There are many types of hair dyes, and some fade faster than others. Permanent hair dye is the longest-lasting hair dye.
What Is Permanent Hair Color?
Despite its name, permanent hair dye doesn’t hold its true color forever. Many things can cause permanent hair dye to fade or change. On average, permanent hair dye lasts six to eight weeks. Permanent hair color is one of the four most common types of hair dyes.
The others include:
- Temporary hair color. Temporary hair color comes in forms like aerosol spray or hair chalk. Temporary hair color coats the outside of the hair shaft and then washes out when you shampoo your hair.
- Semi-permanent hair color. Semi-permanent hair color lasts for about eight washes. They’re great to use for touch-ups between salon appointments, to do a test run of a new color, or to boost your hair before a special event.
- Demi-permanent hair color. Demi-permanent hair color can last longer, up to 24 washes, because it includes a developer to penetrate the hair shaft.
True to its name, permanent hair color will stay in your hair permanently unless it’s manually removed. However, it doesn’t stay the same shade due to interacting with chemicals around you.
Factors like the growth of new hair also mean that touch-ups will be necessary. On average, permanent hair color is good for about six to eight weeks.
How Permanent Hair Dye Works
Permanent hair dye works by penetrating the hair shaft. Hair strands are made up of three layers: the cuticle, the cortex, and the medulla. The cuticle is the outer layer of hair and is made up of overlapping dead cells.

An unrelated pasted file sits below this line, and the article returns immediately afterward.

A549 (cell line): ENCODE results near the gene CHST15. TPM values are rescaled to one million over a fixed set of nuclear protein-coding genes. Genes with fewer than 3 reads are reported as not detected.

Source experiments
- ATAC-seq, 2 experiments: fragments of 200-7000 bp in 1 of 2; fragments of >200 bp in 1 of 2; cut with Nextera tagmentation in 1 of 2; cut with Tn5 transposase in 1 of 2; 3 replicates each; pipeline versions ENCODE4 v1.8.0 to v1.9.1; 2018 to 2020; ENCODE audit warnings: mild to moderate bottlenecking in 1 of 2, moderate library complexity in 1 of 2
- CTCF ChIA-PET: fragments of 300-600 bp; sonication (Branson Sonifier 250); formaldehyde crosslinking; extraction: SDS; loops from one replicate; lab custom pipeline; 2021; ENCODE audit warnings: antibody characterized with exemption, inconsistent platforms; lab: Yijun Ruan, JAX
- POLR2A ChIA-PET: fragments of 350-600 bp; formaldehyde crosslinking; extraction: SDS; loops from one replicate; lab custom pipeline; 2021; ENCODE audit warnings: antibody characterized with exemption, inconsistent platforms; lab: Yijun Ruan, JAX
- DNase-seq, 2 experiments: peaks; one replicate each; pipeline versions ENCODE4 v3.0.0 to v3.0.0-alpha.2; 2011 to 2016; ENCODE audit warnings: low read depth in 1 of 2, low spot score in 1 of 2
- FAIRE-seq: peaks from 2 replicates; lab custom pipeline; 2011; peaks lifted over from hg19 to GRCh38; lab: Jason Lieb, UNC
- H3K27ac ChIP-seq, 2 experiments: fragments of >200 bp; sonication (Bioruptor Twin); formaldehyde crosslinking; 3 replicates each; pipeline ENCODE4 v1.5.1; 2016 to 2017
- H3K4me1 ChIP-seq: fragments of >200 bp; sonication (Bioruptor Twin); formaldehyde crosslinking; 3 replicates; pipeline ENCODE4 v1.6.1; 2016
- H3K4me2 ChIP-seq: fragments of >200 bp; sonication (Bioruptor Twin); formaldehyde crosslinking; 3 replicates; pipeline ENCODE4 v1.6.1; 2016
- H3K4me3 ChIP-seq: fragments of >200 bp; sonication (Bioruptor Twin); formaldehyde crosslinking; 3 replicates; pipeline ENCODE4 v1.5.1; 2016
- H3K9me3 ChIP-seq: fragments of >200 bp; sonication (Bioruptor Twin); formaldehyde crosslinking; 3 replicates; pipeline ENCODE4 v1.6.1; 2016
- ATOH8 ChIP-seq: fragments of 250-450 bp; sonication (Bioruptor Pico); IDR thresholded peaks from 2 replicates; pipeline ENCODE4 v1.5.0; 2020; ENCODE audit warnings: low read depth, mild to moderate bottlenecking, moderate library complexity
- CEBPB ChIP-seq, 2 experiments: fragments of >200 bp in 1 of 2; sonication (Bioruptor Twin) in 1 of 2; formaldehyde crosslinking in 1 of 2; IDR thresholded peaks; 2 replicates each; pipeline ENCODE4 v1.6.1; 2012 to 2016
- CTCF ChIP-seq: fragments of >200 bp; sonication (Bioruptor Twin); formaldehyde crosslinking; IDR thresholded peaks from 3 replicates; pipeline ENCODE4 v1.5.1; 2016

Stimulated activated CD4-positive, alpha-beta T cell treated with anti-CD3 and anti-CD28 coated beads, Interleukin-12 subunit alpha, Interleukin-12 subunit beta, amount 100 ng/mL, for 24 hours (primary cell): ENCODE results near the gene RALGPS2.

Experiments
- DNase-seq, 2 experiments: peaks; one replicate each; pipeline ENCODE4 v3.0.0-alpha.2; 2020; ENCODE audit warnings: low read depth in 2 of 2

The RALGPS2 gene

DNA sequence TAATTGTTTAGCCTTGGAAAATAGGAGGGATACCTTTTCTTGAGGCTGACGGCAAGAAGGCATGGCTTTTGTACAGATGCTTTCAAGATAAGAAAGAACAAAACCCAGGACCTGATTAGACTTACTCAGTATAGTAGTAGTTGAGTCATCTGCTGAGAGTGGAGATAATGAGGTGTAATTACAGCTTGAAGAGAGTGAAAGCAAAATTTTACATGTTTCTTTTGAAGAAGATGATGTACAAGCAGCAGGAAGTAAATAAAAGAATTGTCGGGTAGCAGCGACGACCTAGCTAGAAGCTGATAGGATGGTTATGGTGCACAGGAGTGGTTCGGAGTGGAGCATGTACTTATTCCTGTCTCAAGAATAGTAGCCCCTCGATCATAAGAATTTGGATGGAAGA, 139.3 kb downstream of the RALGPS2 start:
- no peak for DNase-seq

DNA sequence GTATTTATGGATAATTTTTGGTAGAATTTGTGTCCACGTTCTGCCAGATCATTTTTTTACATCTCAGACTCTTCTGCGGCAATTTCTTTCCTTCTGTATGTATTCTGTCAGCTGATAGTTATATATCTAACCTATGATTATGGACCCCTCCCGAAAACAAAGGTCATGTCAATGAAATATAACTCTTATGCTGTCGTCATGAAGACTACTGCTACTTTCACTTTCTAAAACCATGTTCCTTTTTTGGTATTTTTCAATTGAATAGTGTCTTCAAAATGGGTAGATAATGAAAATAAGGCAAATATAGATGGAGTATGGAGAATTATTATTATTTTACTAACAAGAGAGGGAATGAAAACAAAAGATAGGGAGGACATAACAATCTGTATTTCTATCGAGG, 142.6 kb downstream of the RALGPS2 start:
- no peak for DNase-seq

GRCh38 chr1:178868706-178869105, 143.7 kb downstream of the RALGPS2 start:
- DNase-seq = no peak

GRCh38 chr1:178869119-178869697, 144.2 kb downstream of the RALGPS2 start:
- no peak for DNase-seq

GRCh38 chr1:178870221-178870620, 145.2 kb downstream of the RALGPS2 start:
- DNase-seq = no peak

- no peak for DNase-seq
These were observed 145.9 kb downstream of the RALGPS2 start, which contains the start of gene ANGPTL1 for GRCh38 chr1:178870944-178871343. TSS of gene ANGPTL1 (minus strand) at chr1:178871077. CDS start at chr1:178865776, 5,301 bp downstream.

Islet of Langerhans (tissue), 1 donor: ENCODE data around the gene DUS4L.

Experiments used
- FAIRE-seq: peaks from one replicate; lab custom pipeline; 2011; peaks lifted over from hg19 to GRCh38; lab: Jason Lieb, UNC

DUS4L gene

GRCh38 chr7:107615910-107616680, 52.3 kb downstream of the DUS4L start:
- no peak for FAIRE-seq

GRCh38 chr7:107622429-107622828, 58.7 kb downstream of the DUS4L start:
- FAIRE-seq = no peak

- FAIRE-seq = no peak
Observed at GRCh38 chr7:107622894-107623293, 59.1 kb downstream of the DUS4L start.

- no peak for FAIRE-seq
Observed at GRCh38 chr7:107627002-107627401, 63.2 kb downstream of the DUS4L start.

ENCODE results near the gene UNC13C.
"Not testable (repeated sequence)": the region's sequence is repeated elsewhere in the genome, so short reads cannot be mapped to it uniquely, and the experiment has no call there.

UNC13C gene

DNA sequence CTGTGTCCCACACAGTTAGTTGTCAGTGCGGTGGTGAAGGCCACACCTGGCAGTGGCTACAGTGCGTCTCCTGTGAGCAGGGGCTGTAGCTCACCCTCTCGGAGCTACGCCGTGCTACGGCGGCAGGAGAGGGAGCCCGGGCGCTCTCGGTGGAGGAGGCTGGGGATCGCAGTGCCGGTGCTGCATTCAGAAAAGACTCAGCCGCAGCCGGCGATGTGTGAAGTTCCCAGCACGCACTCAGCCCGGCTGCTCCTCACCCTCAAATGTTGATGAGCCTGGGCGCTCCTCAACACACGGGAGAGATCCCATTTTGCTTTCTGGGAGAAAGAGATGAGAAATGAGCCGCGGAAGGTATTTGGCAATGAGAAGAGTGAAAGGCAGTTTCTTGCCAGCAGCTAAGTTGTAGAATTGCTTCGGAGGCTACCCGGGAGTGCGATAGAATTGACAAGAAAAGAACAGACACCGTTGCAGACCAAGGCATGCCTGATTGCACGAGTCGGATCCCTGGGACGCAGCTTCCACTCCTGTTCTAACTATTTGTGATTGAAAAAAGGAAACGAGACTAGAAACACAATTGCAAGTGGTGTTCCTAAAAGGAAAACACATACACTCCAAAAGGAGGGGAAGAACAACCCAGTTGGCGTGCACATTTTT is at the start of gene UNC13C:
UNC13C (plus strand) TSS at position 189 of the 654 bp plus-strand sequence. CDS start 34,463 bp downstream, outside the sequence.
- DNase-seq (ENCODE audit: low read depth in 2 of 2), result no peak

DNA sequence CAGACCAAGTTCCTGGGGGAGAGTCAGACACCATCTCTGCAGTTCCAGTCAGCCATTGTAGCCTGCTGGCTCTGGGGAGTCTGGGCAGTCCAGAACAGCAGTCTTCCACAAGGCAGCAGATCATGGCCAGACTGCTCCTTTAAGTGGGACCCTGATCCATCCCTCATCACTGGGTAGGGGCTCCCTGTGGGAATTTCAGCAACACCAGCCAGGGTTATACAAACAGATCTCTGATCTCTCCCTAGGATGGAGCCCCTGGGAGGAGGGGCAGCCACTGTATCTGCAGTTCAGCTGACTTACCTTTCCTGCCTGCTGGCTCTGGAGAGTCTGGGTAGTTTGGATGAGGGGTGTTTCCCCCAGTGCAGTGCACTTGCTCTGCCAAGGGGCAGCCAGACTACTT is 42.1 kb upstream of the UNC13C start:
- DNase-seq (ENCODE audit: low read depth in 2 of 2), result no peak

The cuticle protects the cortex, the part that contains most of the melanin, which gives the hair its color. Within the cortex is the medulla.
The first thing that needs to happen when using a permanent hair dye is that the hair cuticles need to be lifted so the dye can reach the cortex. Alkaline, or basic, hair products can do this, and often permanent hair dye will have a pH of 10.
If you’re lightening your hair before applying the dye, your stylist will open the cuticle with a product, often ammonia-based, first. After opening the cuticle, small molecules called dye precursors will bypass the open cuticle and soak into the cortex.
These molecules will react with products like hydrogen peroxide and ammonia to create large dye molecules that are too big to wash out. The final step is to close the cuticle, usually with the help of an acidic conditioner.
Why Does Permanent Hair Color Fade?
Hair dye depends on a series of chemical reactions occurring. As a result, exposure to other chemicals or to things that can cause chemical reactions may cause your hair color to fade or to change shades.
How quickly and how much your hair color will fade depends on several factors, including:
- The colors you use. Different color dyes have different-sized molecules. The larger the molecules, the harder they are to wash out. Dark colors last longer than light colors.
- How often you wash your hair. You risk losing some color with every wash. The more often you wash your hair, the faster the color will fade.
- The type of shampoo you use. Color-safe shampoo is gentler on your hair. Shampoos with sulfates will strip your color faster. Color depositing shampoo will help put color back into your hair, making your color last longer.
- Washing with hard water. Hard water contains minerals that can affect your hair color.
- Washing with hot water versus cool water. Hot water opens the hair cuticles, and cool water keeps them sealed.
- Sun exposure. UV rays can alter colors.
- Frequent use of heat stylers. Hair dryers, straighteners, and curling irons can damage the hair follicle and expedite fading.